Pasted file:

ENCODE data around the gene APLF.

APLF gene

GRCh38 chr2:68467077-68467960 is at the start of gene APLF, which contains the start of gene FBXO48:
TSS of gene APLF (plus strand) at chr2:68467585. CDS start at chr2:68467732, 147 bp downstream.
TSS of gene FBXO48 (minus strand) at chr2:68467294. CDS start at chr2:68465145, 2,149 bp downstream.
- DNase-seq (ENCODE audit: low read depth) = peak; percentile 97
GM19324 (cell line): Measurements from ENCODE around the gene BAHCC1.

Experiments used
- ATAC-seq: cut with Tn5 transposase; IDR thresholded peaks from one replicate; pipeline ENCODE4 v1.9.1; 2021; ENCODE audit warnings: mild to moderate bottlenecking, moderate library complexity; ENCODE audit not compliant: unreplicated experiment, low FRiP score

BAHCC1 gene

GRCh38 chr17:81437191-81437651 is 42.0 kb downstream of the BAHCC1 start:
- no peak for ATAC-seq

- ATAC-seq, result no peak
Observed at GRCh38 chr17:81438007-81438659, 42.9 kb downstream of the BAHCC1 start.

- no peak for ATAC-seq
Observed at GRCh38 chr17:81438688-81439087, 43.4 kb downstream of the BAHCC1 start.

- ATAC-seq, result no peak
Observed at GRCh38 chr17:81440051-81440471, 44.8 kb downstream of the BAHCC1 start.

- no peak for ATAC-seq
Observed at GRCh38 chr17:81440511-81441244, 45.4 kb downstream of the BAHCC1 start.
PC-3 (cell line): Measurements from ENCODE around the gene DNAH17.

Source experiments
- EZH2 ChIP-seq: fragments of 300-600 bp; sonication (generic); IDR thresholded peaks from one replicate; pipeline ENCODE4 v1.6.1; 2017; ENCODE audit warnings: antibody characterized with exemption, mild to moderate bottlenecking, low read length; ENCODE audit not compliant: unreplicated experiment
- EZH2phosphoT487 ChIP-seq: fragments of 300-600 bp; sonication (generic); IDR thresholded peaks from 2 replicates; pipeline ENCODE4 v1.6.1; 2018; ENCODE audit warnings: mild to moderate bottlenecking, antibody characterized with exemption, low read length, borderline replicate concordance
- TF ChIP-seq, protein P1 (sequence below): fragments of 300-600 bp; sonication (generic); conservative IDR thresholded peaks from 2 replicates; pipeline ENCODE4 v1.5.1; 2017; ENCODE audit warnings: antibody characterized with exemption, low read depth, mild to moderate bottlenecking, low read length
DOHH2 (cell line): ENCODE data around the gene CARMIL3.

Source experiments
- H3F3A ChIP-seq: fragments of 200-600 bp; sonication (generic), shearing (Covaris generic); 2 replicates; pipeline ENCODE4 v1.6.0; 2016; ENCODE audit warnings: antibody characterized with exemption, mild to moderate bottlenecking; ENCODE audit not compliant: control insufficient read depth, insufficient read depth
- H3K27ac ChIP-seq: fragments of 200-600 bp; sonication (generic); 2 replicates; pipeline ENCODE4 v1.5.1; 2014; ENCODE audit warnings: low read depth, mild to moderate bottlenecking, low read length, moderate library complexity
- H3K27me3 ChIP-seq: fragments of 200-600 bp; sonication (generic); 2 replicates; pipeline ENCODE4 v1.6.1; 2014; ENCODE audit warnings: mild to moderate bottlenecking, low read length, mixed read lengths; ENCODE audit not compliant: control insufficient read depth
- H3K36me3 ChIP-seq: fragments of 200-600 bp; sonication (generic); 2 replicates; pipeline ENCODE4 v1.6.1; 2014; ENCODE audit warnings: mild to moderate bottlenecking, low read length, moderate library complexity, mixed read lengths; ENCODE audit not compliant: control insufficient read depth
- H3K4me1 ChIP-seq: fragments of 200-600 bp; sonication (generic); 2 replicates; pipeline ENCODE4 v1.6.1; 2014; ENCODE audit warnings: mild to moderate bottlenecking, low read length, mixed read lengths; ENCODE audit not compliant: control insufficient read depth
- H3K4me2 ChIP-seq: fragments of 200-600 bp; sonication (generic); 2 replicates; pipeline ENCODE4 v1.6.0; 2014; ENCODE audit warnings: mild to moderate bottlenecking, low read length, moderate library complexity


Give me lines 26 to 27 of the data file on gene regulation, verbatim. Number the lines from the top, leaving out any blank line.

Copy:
DOHH2 (cell line): ENCODE data around the gene CARMIL3.

Source experiments